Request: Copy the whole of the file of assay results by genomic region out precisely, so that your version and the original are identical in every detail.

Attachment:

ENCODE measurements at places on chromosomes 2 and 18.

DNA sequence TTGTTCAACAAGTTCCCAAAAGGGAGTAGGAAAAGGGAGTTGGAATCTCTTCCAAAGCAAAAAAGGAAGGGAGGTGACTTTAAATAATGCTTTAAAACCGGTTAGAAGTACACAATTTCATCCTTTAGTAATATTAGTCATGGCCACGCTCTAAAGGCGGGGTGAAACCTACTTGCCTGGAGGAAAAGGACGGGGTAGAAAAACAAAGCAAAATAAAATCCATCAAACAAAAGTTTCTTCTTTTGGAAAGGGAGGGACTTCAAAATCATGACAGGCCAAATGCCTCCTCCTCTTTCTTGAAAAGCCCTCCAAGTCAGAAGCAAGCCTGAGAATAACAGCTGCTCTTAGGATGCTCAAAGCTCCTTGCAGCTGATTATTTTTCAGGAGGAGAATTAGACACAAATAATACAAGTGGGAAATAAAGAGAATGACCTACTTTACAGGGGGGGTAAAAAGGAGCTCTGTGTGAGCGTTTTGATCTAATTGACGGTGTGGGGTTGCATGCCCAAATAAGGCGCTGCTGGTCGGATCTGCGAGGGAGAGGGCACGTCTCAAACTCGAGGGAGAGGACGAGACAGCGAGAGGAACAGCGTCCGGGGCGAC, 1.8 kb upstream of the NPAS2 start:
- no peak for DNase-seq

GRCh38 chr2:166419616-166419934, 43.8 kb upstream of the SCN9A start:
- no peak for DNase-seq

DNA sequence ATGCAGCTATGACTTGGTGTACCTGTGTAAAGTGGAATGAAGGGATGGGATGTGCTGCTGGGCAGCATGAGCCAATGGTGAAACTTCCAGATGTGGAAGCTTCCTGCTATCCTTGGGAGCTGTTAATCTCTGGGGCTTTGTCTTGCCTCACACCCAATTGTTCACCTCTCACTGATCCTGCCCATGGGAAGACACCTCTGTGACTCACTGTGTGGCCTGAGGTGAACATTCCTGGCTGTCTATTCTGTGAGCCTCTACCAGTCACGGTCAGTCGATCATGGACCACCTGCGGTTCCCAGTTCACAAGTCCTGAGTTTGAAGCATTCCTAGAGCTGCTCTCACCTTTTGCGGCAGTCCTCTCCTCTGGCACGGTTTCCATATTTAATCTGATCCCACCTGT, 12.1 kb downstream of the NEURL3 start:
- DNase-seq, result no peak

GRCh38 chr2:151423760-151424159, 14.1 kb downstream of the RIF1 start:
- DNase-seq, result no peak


ENCODE measurements at places on chromosomes 2 and 18.

DNA sequence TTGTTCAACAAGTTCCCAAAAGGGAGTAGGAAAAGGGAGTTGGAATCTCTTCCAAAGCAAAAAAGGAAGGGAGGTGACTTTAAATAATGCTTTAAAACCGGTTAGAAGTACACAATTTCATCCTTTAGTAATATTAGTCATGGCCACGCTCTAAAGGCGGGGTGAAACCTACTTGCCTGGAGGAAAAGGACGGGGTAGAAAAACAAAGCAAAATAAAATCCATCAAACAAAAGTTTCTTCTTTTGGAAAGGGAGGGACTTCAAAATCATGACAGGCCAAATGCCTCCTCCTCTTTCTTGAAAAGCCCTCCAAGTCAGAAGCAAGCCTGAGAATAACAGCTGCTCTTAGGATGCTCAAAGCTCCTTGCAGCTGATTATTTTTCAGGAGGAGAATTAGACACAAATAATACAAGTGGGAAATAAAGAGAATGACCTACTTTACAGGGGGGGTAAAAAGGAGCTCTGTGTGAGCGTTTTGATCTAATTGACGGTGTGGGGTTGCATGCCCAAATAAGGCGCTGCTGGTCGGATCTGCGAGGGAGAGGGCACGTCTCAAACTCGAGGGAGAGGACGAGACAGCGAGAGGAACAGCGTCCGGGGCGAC, 1.8 kb upstream of the NPAS2 start:
- no peak for DNase-seq

GRCh38 chr2:166419616-166419934, 43.8 kb upstream of the SCN9A start:
- no peak for DNase-seq

DNA sequence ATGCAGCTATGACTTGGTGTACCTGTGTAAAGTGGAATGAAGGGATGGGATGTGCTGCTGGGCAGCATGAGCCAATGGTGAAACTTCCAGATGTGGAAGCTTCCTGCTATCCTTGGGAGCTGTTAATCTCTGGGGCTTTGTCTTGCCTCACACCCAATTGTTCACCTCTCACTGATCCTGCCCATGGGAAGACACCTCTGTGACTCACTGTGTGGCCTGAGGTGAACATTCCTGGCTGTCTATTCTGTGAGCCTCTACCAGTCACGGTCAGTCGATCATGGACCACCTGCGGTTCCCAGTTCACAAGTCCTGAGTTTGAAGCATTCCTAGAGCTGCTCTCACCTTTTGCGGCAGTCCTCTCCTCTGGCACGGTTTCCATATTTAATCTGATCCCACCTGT, 12.1 kb downstream of the NEURL3 start:
- DNase-seq, result no peak

GRCh38 chr2:151423760-151424159, 14.1 kb downstream of the RIF1 start:
- DNase-seq, result no peak